Ninth Circuit Temporarily Halts Judge’s Decision to Block “Remain in Mexico” Policy
The Ninth Circuit Court of Appeals placed a temporary hold on April 12 on a lower court’s decision to block the Migrant Protection Protocols (MPP), known as the “Remain in Mexico Policy,” allowing the Trump administration to resume the practice. The MPP allows U.S. Customs and Border Protection (CBP) officers to prevent asylum seekers from entering the U.S. and requires them to wait in Mexico while their request for asylum proceeds. Previously, U.S. District Judge Richard Seeborg issued a preliminary injunction blocking the MPP on April 8, stating that the U.S. lacked a legal basis under current law for imposing the policy and that it ran contrary to the U.S.’s legal obligations not to remove people to a country where their lives or freedom are threatened.
The MPP policy was implemented as a pilot program at the San Ysidro border crossing near San Diego in January 2019. The administration started to expand its implementation to the Calexico, California and the El Paso, Texas ports of entry in March 2019, and planned to implement MPP at more ports of entry along the Southern border in Arizona, New Mexico, Texas and California.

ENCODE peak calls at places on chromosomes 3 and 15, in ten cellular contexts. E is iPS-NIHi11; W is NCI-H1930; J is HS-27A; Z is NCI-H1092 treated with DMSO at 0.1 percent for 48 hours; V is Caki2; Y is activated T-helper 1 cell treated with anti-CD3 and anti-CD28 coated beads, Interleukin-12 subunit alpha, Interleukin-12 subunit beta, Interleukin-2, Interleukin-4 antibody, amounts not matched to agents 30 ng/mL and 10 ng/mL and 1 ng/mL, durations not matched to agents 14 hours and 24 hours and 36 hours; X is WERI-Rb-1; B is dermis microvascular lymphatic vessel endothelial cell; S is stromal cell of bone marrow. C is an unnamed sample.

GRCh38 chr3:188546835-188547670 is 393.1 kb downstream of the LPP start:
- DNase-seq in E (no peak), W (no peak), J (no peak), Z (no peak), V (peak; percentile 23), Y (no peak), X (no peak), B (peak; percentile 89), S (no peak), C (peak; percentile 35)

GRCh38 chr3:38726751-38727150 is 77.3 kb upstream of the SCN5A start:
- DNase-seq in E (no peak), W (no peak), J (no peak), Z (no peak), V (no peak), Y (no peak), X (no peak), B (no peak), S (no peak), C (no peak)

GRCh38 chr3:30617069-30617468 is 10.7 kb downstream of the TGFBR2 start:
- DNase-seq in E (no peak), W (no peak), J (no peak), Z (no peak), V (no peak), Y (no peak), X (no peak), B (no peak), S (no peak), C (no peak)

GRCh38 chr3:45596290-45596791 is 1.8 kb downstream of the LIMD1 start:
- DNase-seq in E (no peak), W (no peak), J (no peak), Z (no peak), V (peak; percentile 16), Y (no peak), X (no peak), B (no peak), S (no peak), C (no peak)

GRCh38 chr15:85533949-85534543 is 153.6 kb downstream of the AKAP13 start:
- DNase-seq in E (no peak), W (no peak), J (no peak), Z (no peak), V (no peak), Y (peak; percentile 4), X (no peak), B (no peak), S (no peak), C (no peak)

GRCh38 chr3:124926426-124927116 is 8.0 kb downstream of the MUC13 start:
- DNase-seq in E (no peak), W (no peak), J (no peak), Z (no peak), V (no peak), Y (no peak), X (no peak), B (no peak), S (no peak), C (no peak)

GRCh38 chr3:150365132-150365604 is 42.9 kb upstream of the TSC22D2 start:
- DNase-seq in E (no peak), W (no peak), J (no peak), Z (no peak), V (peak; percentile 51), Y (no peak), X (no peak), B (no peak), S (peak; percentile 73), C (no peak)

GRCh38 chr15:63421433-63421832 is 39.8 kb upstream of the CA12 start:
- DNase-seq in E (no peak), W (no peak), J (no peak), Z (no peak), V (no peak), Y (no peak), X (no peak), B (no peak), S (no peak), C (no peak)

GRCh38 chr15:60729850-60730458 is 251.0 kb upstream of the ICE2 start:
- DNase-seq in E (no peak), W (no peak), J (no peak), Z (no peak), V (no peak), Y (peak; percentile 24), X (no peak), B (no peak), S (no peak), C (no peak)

Trump Administration Reaches Settlement on Central American Minor (CAM) Program
The Trump administration reached a settlement on April 12 with plaintiffs representing a dozen Central American families who challenged the administration’s termination of the Central American Minors (CAM) program. Under the settlement, the Trump administration agreed to allow as many as 2,700 children, living in Central America, to be reunited with their parents in the U.S. The settlement requires the Trump administration to finish processing their applications, which were in the final stages when it ended the CAM program. The government expects most applicants will be approved and allowed to travel to the U.S.
The CAM program, an initiative of the Obama administration, allowed parents who legally reside in the U.S. to apply to bring their children or other family members from Honduras, Guatemala or El Salvador into the U.S. The Trump administration announced in August 2017 that it would end the program. On March 1, 2019, a federal court judge ordered the Trump administration to continue to process approximately 2,700 applications submitted under the CAM program, but stopped short of ordering the administration to fully resume the program.
State and Local
Yuma, Arizona Declares State of Emergency Over Lack of Resources to Help Migrants